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For Firefighters, Station in a Shed Is Wearing Thin

Original facility in Studio City was closed after the Northridge quake. City action to acquire land brings hope of permanent site.

October 20, 2003|Hector Becerra | Times Staff Writer

Nearly 10 years years after the Northridge earthquake devastated the original Fire Station 78 in Studio City, rescuers have learned to cope with the eccentricities of living and working out of trailer homes.

More than a dozen firefighters sleep, eat, exercise and rush out on emergency calls from the makeshift station of portable buildings and a narrow metal shed on Coldwater Canyon Drive near Ventura Boulevard.

But it's been far from ideal. The trailers are especially vulnerable to very strong earthquakes because they are supported by jack stands that could buckle, said Battalion Chief John Duca.

"If the force is strong enough, the walls could flatten out," he said.

Then there's the everyday safety concerns. The narrow station is set back from adjoining properties, which obscure the station entrance. Even with lights flashing and sirens blaring, fire engines leaving the station are in danger of colliding with vehicles on the street, said firefighter Tony Porrata, 33.

"You would be surprised how many people are oblivious to our coming," Porrata said. "Just getting in and out of the building is a dangerous situation."

Now, firefighters hope a City Council vote Sept. 30 will help bring an end to the inconveniences and hazards. The council voted to use eminent domain to acquire one acre of a 17.2-acre golf and tennis center in Studio City to build a new fire station. The city will pay just more than $1 million for the property, city officials said.

Pending a condemnation process on the property, designing a new station and other conditions, the new Fire Station 78 could open in about two years.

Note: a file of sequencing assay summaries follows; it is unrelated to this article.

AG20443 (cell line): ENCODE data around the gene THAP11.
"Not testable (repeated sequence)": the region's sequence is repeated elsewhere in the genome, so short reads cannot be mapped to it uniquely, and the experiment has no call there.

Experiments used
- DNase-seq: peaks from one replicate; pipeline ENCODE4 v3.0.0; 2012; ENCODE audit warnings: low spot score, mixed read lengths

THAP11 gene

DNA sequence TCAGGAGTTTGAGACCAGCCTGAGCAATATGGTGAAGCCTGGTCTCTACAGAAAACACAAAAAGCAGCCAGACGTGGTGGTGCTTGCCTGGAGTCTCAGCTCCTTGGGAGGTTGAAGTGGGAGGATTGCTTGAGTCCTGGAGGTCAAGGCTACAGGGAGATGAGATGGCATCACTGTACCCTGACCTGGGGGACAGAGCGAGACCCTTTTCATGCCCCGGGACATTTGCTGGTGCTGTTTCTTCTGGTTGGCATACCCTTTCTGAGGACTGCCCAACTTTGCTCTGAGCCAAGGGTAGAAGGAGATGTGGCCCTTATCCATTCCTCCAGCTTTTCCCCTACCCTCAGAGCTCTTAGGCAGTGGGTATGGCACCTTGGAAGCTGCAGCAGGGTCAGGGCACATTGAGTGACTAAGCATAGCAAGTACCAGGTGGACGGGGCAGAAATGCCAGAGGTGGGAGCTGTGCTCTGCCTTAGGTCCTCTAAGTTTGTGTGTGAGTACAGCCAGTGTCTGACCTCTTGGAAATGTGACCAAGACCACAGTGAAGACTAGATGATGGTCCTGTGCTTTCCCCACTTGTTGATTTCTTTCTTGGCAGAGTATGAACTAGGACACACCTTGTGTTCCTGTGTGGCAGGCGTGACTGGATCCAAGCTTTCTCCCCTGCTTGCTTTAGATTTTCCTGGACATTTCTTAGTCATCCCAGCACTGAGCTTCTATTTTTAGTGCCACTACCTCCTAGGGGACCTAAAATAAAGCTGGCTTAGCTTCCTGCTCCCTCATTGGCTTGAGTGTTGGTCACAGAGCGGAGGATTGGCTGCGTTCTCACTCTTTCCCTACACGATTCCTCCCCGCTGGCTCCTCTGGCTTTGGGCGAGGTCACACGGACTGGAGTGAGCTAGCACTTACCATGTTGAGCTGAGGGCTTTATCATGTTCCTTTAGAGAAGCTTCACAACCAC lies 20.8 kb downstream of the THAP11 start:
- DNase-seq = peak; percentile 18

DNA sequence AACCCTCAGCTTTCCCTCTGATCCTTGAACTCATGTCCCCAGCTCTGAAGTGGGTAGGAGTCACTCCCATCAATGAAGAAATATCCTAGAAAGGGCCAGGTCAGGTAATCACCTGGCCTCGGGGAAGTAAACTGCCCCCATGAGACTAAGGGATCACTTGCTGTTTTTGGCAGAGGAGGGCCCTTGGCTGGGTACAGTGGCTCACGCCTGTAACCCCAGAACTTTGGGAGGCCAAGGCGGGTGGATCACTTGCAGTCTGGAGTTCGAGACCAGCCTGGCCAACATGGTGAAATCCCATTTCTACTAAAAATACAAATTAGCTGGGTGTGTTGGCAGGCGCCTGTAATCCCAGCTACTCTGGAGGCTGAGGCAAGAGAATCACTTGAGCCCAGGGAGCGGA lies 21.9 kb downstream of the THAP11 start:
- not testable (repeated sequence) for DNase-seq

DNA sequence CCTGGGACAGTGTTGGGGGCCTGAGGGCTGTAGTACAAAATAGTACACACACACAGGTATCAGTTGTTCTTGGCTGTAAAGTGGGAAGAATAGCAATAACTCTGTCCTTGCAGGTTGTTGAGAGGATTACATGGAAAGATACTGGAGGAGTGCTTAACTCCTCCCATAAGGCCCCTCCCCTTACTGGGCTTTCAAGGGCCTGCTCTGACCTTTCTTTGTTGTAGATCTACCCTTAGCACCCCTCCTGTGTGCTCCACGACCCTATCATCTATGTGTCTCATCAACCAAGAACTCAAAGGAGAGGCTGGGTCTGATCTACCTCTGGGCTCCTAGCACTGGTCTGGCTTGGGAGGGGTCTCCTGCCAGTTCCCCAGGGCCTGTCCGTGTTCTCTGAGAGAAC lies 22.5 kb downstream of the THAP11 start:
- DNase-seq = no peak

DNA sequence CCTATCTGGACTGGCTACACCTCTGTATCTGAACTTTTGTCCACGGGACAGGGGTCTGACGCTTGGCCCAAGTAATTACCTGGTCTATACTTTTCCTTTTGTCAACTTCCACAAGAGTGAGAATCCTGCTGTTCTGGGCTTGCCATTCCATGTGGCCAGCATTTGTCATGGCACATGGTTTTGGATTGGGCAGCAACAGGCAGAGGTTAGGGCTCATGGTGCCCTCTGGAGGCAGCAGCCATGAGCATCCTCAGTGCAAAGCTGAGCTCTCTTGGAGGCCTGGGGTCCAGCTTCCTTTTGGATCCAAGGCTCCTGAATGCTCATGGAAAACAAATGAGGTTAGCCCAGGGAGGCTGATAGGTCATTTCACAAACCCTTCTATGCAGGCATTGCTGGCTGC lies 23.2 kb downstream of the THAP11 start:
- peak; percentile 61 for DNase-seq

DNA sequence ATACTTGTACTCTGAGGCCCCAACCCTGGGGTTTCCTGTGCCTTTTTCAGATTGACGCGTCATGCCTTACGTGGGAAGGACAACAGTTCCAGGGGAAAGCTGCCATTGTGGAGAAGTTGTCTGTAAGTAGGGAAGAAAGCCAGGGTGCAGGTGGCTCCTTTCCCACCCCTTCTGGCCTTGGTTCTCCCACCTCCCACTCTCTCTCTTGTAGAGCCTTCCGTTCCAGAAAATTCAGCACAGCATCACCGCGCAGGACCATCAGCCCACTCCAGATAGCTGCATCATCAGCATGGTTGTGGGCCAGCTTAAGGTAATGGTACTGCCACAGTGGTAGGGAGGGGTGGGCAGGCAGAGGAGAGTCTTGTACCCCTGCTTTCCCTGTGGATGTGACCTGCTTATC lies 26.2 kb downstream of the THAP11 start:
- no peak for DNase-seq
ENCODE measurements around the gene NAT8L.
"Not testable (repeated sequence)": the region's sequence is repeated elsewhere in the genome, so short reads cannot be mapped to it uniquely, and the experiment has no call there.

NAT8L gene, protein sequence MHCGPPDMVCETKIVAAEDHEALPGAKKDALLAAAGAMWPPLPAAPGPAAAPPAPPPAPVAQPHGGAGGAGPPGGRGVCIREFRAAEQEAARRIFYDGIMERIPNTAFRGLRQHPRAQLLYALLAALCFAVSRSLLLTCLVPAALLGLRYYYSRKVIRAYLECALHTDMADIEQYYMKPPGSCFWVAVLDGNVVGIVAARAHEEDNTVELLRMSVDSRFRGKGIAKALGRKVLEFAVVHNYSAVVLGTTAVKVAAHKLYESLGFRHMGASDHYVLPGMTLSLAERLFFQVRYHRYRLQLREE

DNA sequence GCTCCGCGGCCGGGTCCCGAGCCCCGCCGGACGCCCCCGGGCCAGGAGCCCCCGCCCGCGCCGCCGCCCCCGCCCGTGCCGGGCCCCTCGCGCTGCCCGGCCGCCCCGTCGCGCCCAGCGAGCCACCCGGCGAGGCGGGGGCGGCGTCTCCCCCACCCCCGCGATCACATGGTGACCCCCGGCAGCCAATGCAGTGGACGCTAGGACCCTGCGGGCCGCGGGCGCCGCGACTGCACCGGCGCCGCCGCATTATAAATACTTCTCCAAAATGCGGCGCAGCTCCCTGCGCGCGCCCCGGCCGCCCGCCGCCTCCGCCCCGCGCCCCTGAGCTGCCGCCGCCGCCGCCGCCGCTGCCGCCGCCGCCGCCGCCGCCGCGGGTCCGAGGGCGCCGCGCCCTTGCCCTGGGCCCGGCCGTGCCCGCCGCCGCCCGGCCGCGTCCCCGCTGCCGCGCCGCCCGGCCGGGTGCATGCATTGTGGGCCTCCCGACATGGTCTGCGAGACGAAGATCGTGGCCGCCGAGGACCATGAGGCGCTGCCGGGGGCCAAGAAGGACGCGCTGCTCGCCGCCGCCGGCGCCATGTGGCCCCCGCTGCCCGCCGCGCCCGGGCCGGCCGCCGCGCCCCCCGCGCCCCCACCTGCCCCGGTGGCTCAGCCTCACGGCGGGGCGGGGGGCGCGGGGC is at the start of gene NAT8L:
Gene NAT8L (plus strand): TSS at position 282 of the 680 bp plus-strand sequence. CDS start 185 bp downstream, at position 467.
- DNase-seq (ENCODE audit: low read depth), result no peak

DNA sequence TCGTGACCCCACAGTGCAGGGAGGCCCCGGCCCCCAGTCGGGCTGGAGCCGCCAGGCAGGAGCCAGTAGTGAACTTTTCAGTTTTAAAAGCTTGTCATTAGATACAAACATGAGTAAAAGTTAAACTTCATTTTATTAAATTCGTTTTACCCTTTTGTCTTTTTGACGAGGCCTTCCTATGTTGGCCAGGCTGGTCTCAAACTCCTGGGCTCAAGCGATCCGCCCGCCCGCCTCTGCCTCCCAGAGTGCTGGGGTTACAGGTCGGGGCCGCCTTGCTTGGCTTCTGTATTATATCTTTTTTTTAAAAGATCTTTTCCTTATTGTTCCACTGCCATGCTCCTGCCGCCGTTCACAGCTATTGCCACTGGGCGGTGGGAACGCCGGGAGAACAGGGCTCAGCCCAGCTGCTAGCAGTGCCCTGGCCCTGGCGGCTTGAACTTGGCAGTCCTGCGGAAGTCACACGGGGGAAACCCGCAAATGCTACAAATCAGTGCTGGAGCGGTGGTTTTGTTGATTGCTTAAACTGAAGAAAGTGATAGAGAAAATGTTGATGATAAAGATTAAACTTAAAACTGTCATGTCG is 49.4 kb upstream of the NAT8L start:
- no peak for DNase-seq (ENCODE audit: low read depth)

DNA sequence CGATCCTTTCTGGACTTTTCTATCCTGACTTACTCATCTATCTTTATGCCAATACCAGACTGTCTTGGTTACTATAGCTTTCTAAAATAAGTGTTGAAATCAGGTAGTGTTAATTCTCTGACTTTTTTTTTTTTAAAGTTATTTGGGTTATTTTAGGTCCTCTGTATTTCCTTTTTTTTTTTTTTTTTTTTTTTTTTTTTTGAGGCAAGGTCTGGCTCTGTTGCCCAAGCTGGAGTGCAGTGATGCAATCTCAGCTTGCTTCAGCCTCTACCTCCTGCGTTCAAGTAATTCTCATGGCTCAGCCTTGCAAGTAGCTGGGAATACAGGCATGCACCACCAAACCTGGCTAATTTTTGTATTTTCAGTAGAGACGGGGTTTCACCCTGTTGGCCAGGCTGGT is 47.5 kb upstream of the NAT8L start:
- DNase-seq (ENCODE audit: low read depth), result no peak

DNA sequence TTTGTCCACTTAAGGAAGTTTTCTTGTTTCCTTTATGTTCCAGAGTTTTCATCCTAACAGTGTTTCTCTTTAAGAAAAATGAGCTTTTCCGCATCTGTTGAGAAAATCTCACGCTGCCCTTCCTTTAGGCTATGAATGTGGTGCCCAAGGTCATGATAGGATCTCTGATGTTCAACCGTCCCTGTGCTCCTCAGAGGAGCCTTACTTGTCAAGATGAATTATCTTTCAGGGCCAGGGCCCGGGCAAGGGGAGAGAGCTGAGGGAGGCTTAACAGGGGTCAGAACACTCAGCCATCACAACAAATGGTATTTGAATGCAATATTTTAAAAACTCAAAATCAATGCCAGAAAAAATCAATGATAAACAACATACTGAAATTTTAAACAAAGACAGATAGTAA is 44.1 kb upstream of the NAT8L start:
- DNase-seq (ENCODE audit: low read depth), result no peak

"I don't think anybody thought it was going to take this long," said David Rodriguez, 43, a firefighter who worked in the fire station destroyed by the quake on Jan. 17, 1994.

Councilwoman Wendy Greuel, who represents Studio City, said the passage of Proposition F, a bond measure designed to raise money to build emergency facilities, made the land acquisition possible.

In the past, she said, the city would have had to have cash in hand before using the condemnation process to acquire property for a fire station.

"It's not your first choice, to condemn a property," Greuel said. But public safety dictated the decision, she said.

The city rejected an offer that would give it 75% of the 17.2-acre property in exchange for the right to build a senior housing development.

Studio City Golf and Tennis Center owner Guy Weddington McCreary said the offer would have allowed the city to build the station and keep the rest of the property for green space.

"The property is invaluable because there's no open space anywhere else -- and I own it," he said. "The best use for that property is 103 homes, a first-class senior housing development, which makes the property worth about $40 million for me, which they're denying me."

Greuel and other city officials have resisted any deal that would allow the housing development. They favor maintaining the existing golf and tennis facilities as open space.

Meanwhile, the rescuers of Fire Station 78 look forward to a full-size, fully equipped facility.

The current firehouse has one shower for six people. There is no tower for drying wet hoses, so the firefighters must take their hoses to other stations to dry. Failing to properly dry hoses can irreparably damage them.

There's no fuel pump, so firefighters have to drive their engine to the corner gas station to fill the 50-gallon fuel tank -- at retail cost for the city.

The metal shed where the engine is kept lacks insulation, so, depending on the season, it can be extremely hot or cold.

Social events at the lodge next door -- from weddings to limo drivers' conventions -- can create parking chaos in front of the small firehouse. Fire Station 78 is so small that cars frequently use the driveway as parking.

"They don't recognize it as a fire station," said firefighter Chris Stanton, 44. "On Friday and Saturday nights, they'll just park in front. We have to go out there and ask people to move their cars."

In turn, the firefighters and official visitors to the station sometimes use the lodge's property for parking.

"They tolerate it. They work with us, being good neighbors," said Dave Smith, 39, a fire engineer. Duca said the portable trailers have already exceeded their six-year life expectancy. In practical terms, this means that if the city ever tried to move the trailers, "they'll fall apart," Duca said. "It's trash."

Moreover, the station can't support more than the one engine and ambulance because of its size, he said. The new station will have everything other stations have, and possibly more, he said.

"It'll be nice if they build it," Porrata said, before quickly correcting himself. "When they build it."

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